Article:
Worker welfare digest
- Middle East and North Africa
- Ethics, Compliance and Governance
- Ethics and Compliance Consulting
Worker welfare digest - Issue 4 - March 2018
Welcome to the fourth issue of our worker welfare newsletter, focusing on the risks investors and businesses face from labour in their supply chains.
In this issue we look at the role of sub-agents in the recruitment cycle, the recent ban on Filipino workers being employed in Kuwait and the ban’s broader effects in the Gulf, as well as the implications of the new merger between India’s eMigrate system and the UAE Ministry of Human Resources and Emiratisation’s portal.
Did you know?
The less information a business has about its recruitment cycle, the more potential abuses workers are likely to experience. Many migrant workers and recruitment agents rely on sub-agents to facilitate their recruitment for work abroad. This usually happens through informal relations. Sub-agents are not necessarily employed as staff of recruitment agencies, but could be family members or friends with connections in their local communities in the workers’ countries of origin. Due to the informality of sub-agents’ operations, the lack of licensing protocols and the fact that they often operate independently, it is difficult to identify them or trace fees that have changed hands during the recruitment cycle. The greater the number of sub-agents in the recruitment cycle, the more a worker could be charged. This informality also enables recruiters to distance themselves from activities conducted by unregulated sub-agents.
This presents a number of challenges for countries of origin when regulating recruitment within their borders, but also for countries of destination and businesses that need to ensure compliance with industry standards and national and international laws. In response to international interest over worker-paid recruitment fees, Qatar has stated that it will be paying back the recruitment fees for more than 30,000 workers building the 2022 FIFA World Cup stadiums through the Supreme Committee for Delivery and Legacy. This move has been praised by the International Trade Union Confederation as a positive step toward ensuring that workers do not pay excessive recruitment fees, while Amnesty International has said that “contractors have the responsibility to respect human rights….proactively preventing labour abuses in their contracting chain”.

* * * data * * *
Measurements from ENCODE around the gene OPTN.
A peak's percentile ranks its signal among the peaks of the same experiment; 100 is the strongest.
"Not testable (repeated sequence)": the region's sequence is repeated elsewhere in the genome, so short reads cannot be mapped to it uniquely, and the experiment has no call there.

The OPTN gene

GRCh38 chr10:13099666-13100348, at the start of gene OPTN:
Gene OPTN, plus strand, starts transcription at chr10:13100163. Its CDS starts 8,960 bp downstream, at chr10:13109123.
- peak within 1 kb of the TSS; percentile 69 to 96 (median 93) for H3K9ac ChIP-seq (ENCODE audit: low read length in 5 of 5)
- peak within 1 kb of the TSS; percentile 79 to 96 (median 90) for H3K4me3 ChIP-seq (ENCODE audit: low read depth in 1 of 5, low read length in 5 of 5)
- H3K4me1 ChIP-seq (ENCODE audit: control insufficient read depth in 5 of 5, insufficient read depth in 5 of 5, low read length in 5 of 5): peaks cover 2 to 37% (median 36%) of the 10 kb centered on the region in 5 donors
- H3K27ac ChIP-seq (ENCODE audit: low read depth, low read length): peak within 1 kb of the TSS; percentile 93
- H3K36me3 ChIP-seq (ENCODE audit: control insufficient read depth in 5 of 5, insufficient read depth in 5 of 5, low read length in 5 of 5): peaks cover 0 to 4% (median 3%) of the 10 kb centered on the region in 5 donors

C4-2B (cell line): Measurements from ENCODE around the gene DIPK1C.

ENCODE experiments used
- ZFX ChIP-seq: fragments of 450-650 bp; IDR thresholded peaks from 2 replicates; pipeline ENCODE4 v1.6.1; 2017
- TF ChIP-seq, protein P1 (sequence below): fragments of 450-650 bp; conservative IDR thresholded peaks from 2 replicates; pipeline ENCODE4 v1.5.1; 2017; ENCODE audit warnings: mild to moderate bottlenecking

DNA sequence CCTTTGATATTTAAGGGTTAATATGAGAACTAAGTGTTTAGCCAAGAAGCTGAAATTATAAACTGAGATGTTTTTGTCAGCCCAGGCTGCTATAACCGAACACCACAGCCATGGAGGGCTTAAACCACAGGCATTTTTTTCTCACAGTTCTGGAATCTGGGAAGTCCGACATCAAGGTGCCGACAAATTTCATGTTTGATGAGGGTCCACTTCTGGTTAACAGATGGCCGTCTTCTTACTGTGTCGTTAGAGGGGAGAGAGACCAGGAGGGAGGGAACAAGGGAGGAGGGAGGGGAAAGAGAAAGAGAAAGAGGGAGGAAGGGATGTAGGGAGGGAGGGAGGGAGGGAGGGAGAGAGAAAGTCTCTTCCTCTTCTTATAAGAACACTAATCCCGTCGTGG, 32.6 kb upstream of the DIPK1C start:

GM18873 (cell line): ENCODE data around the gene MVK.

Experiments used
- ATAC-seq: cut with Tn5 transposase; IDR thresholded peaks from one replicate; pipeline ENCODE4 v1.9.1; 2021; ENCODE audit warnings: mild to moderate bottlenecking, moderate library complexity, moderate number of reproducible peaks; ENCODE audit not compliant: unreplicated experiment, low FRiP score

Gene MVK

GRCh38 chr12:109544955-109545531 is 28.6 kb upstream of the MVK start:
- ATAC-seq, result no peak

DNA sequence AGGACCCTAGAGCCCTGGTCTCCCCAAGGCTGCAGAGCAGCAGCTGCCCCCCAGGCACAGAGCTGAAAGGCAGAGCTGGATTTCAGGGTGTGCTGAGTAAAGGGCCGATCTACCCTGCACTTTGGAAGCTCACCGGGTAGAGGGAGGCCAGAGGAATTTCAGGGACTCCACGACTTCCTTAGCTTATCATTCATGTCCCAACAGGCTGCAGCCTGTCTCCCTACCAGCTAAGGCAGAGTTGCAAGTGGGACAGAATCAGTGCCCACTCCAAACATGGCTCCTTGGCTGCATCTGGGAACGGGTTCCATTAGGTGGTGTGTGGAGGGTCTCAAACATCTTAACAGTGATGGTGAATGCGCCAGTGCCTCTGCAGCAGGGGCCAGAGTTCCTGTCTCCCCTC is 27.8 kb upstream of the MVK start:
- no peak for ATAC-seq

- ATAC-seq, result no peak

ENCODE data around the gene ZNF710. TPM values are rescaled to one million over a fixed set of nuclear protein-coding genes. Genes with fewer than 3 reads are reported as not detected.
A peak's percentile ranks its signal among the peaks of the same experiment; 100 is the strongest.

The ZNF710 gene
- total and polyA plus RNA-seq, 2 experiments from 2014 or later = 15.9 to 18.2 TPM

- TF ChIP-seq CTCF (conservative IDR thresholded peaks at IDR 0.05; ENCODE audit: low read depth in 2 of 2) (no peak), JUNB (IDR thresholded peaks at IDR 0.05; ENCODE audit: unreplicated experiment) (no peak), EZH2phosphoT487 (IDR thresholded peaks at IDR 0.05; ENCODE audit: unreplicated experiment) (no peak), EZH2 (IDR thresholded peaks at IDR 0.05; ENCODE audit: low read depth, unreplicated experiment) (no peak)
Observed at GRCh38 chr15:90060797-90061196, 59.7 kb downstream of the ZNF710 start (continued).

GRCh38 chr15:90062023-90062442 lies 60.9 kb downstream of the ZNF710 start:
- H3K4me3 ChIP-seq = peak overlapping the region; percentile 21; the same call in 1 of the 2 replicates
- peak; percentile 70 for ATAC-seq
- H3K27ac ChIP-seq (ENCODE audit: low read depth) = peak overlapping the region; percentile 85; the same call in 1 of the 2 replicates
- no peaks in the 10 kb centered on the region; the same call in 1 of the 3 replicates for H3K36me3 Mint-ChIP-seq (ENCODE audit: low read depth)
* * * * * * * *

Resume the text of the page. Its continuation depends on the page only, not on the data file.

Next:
Philippines Overseas Foreign Workers deployment ban
On 9 February, the Philippines’ president, Rodrigo Duterte, and his administration ordered a ban on all new overseas foreign workers (OFWs) travelling to Kuwait after unchecked human rights abuses and lack of dignity were cited by Duterte as the main factors contributing to the death of Filipino citizens. Duterte warned that he may extend this ban to include other countries if investigations prove that Filipino citizens are being abused by their employers. Duterte’s ban could create operational risks to businesses over the medium to long term, as the Middle East is the favoured destination for the majority of the 2.2m Filipino OFWs.
With almost 57% of OFWs migrating to the Gulf, the ban is also likely to result in an increase in abuses faced by Filipino workers who are determined to seek better employment opportunities abroad.
This is because an influx of OFWs with Gulf experience into an already saturated employment market may prompt job-seeking Filipinos to use unregulated and informal channels of migration. The use of these channels brings with it a host of labour welfare risks, such as excessive recruitment expenses and greater debt bondage, increased skills mismatch and forced-labour abuses. At a time when hiring expatriate labour is becoming increasingly arduous and expensive, a deployment ban on a group of workers in any country is a move that may affect future trade relations.
In a major step forward for the protection of workers’ rights and transparency in the recruitment of workers, Indian Prime Minister Narendra Modi signed a memorandum of understanding with the UAE to link India’s eMigrate system with the UAE Ministry of Human Resources and Emiratisation’s portal by June 2018. This follows other government-to-government (G2G) agreements to either try to eliminate private actors from the recruitment process or set out guidelines and monitoring processes for recruitment agencies, such as South Korea’s Employment Permit System and agreements between Saudi Arabia and Bangladesh and India. The eMigrate system was set up in 2015 as an initiative by the Indian government to protect Indian workers seeking employment abroad who are most at risk of abuse. The system provides greater transparency in the recruitment process of workers by requiring foreign employers and local recruitment agencies to register on the system. It also requires that contracts and salaries approved by the destination country embassies are registered before an Employment Check Required stamp is given.
What does this mean for businesses operating in the UAE?
When the linking of the two systems is complete, besides being the first G2G portal in the Gulf Cooperation Council region, a single offer letter and contract will be legally binding in both India and the UAE. This will afford an employee legal protections in both jurisdictions. Businesses will no longer be able to set lower wages than those agreed upon and approved by India and the UAE, essentially setting a minimum wage for Indian workers in the UAE.
Although India is historically the primary source country for workers, UAE businesses will seek to recruit workers from other countries in order to avoid increased costs. Labour agreements signed in recent years between the UAE and South Asian and African countries, including Nepal and Kenya, may result in a gradual decrease in the number of Indian migrant workers in the UAE.